[Hagit Yakira rehearsing Air Hunger]
Respond_ is a new digital platform, formed around the work of Liz Lerman’s ‘Critical Response Process’, a project now in its second stages. Developed by Yorkshire Dance, University of Leeds and Breakfast Creatives, Respond_ is an experiment to test whether digital technology can enhance your experience of contemporary dance.
Catriona Chadderton met up with Artistic Director, Wieke Eringa (WE) to discuss the process behind the project’s development…
What exactly is Respond_?
WE: Respond_ is a digital platform looking at how it can open up the creative process, which in contemporary dance is often to open up the doors to a wider audience. Respond_ uses a process of feedback developed by American artist Liz Lerman called ‘Critical Response Process’ (CRP). It is very much designed from the point of view that often when you get feedback on something, whether that is on a dress or a cake you have made, you find that the person is giving feedback without asking the question “what is the maker trying to make”? So as well as it being a platform for people to comment on creating contemporary dance it’s also trying to expose how we form a opinion.
The process of critical response originated in contemporary dance but it can be applied to theatre and music: essentially a learning surgery where feedback and opinion is useful for the development of the art.
An introduction to Respond_
The first half of Respond_
WE: We received a pot of money from a quite prestigious fund called the Digital R&D Fund for the Arts, awarded to us by Nesta, Arts Council England and AHRC (Arts & Humanities Research Council). We designed the process around two new commissions: two new pieces of work developed by Robbie Synge and Hagit Yakira. [read more about the Artists]
We decided to do research with a closed group on one of the pieces and an open group on the other with people from across the world. Rather than running it just once, we decided to run it twice, with Respond_ taking place through September and November, ready for the pieces to be showcased and premiered at Yorkshire Dance on the 5th & 6th of December.
The artists went into rehearsal and compiled their first set of questions and film (CRP1) then went away back into rehearsal ready for CRP2 on the 14th November.
With Respond_ being a research project, our desired idea is for as many people to be involved with the process as possible. It’s very easy for us to talk to people who are already interested in dance but what we’re very interested in is talking to those who never come to watch dance. What’s good about Respond_ is that it is digital, so in theory, this project could engage people from all over the place to get an intelligent depth of experience. People spend very little time on one digital site at any given time so we’re in the process of finding a mid way point between 2 minutes to an hour and a half.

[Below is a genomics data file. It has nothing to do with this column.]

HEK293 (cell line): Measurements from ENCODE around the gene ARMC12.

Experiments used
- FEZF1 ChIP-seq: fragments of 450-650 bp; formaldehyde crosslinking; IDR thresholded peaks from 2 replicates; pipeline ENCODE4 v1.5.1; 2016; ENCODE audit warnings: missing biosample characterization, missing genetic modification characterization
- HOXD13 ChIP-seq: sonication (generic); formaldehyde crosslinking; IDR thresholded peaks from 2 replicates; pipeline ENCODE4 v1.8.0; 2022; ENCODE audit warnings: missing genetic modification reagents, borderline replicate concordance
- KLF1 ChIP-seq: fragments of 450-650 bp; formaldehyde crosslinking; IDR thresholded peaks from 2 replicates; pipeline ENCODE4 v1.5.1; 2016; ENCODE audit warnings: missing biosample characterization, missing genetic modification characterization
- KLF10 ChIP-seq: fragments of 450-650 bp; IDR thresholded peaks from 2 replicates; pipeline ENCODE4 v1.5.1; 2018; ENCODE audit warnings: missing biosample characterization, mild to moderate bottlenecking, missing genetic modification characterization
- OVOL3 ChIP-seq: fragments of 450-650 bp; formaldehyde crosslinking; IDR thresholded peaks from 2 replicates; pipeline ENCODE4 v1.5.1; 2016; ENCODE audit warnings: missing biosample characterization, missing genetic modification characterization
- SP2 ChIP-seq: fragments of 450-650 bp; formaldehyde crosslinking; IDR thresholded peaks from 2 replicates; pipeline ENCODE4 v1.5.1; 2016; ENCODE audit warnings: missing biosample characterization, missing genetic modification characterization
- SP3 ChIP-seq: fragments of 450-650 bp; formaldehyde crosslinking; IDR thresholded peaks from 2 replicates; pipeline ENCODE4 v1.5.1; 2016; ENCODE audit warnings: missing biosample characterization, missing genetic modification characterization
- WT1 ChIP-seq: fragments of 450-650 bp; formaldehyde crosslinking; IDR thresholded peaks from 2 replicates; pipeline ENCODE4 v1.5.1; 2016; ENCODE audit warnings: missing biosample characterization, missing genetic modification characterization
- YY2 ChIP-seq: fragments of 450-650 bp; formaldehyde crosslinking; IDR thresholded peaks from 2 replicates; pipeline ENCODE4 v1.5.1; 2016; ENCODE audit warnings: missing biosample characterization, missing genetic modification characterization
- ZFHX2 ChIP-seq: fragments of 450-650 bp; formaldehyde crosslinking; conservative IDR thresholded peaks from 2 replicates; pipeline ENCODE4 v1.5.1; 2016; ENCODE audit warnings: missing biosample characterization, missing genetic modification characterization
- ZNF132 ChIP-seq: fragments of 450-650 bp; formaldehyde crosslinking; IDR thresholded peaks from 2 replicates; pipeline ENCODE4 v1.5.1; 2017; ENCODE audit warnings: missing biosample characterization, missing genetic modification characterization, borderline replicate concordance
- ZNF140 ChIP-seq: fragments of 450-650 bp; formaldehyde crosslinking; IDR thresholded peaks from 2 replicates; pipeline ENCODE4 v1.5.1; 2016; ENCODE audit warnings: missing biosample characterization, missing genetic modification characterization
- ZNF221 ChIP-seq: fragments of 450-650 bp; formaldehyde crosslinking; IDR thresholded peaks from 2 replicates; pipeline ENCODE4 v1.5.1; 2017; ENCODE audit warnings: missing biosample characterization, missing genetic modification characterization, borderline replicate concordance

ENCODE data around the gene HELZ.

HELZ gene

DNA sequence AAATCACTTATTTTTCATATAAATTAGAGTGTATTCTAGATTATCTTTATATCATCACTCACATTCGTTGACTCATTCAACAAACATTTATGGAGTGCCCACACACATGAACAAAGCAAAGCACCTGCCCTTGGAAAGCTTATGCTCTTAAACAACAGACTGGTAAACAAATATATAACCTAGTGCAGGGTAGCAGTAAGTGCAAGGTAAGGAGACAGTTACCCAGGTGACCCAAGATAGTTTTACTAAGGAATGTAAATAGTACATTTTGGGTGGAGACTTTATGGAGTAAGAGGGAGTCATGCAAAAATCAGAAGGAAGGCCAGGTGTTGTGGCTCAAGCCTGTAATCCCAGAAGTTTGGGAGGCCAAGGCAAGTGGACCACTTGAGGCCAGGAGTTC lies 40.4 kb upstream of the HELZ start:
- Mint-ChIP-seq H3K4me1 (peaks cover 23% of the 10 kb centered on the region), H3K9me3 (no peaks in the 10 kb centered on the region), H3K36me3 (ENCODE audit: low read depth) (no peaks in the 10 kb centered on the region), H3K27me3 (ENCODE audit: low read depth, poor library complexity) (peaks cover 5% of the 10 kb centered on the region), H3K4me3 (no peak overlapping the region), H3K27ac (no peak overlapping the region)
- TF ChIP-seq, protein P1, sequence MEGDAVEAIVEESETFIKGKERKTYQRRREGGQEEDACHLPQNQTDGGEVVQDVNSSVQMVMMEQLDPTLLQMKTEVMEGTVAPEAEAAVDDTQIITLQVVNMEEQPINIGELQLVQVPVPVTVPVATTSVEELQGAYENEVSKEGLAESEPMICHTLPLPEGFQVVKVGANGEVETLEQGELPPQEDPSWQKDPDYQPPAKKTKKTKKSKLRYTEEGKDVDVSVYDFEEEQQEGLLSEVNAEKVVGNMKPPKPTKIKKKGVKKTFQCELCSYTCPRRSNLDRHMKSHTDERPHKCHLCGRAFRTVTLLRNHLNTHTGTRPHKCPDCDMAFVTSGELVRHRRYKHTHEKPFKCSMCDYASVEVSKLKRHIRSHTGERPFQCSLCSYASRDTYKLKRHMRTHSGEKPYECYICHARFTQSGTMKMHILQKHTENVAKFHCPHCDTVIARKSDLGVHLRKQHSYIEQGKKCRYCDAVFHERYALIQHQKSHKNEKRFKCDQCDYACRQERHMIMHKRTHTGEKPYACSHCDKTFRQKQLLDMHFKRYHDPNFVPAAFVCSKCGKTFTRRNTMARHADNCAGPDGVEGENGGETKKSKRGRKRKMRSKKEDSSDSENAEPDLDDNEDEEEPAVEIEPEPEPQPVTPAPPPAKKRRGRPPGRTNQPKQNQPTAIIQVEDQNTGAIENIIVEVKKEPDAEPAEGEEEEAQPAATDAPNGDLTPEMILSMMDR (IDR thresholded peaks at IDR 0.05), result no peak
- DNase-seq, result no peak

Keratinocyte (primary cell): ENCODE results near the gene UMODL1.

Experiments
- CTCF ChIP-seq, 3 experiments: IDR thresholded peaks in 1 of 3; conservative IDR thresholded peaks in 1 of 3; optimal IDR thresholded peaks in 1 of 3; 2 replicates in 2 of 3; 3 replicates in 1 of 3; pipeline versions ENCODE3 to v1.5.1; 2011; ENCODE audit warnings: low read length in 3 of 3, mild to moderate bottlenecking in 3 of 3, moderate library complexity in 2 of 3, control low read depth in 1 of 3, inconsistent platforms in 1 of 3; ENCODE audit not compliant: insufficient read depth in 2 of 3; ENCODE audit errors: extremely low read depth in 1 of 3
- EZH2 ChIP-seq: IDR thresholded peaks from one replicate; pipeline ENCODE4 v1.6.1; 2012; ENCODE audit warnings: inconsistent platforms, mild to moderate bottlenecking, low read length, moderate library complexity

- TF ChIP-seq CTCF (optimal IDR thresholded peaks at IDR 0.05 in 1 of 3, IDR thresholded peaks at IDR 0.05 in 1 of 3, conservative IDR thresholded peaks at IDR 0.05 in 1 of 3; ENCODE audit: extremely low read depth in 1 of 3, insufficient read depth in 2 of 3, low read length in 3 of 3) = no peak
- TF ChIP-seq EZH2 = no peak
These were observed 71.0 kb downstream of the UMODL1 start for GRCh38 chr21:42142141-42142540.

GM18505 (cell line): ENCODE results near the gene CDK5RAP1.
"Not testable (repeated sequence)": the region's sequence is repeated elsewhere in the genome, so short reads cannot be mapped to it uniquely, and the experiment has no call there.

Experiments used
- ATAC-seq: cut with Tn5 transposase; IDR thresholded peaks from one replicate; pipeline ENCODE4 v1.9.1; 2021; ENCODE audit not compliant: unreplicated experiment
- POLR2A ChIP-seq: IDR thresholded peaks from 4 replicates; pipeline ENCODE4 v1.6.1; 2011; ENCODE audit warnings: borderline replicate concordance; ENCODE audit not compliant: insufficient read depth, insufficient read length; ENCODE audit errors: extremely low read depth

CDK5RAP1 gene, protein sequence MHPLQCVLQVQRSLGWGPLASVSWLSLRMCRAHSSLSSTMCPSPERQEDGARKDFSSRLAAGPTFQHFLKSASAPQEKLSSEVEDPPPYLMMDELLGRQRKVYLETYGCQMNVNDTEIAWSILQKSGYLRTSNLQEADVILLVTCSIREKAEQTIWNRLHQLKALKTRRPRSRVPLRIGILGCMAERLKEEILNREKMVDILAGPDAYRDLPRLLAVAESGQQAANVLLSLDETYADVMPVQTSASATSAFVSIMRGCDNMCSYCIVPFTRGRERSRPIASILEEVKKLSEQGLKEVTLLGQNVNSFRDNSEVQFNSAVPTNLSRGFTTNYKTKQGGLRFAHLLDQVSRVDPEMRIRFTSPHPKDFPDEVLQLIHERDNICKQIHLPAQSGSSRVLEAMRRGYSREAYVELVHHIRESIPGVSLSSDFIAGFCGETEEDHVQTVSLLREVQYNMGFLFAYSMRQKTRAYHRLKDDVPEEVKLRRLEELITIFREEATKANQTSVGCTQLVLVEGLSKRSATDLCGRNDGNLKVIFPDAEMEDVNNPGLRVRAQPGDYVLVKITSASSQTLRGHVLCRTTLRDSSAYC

This has been one of our challenges we’ve had to work on, post CRP1. Linking back to the research aspect of it, the site, the outlay and videos have all been developed and adapted for CRP2.
Do you think Respond_ will bring new audiences to Yorkshire Dance? Is this your desired outcome from the project?
WE: That would be great! There are two different things at stake here…there’s audience development and artistic development: the development of the art form. CRP, designed by Liz Lerman, was designed especially for this. However, what we want to achieve with Respond_ is to combine both, so that’s another question, is this actually possible? I’m very pleased with the artists that were elected for the project and their particular ideas: I think they’re both very interesting ideas and very articulate artists. Therefore the quality, experience, questions and the film are at a very high standard, which is why if you come to the site for the first time I think you get a quality experience. Whether that’s actually happening or not, I don’t know!
‘Strictly Come Dancing’, ‘Britain’s Got Talent’ and ‘So You Think You Can Dance?’ have done a lot for raising the popularity of commercial dance, particularly how the body is used to do athletically extraordinary things, and people can engage through the sense of “gosh I could never do that”. Whereas the kind of dance that Yorkshire Dance is interested in – contemporary expression through politics – can be less mainstream and I think that can be very alienating to people who haven’t had the education to fuel it. Therefore I’m interested in opening this up and focusing on increasing access to contemporary dance.
I keep reiterating the point that Respond_ is a research project in which we have 30 people signed up from Leeds University divided up into 3 groups of people: frequent attenders, infrequent attenders and non-attenders. However, this is closed research purely for our research project – for the overall project we need you! Log on, let us know what you think. If you log on and it looks like gobbledygook then why does it look like that? Tell us, we want to know. Why is it accessible and why isn’t it accessible? At what stage does it become boring?
After speaking with Wieke, it became clear that contemporary dance is an art form for which you have to read between the lines and use your imagination to discover what the choreographer is trying to put across. Contemporary dance is easily accessible if you ask questions, and asking questions is clearly the most important thing for the development of the arts.
The second half of Respond_ commences today (14th November) with Robbie Synge’s work in progress ‘Douglas’. Join Robbie’s creative process anytime between now and November 21st to get involved. If you’re interested in Respond_ please log onto the website – www.respondto.org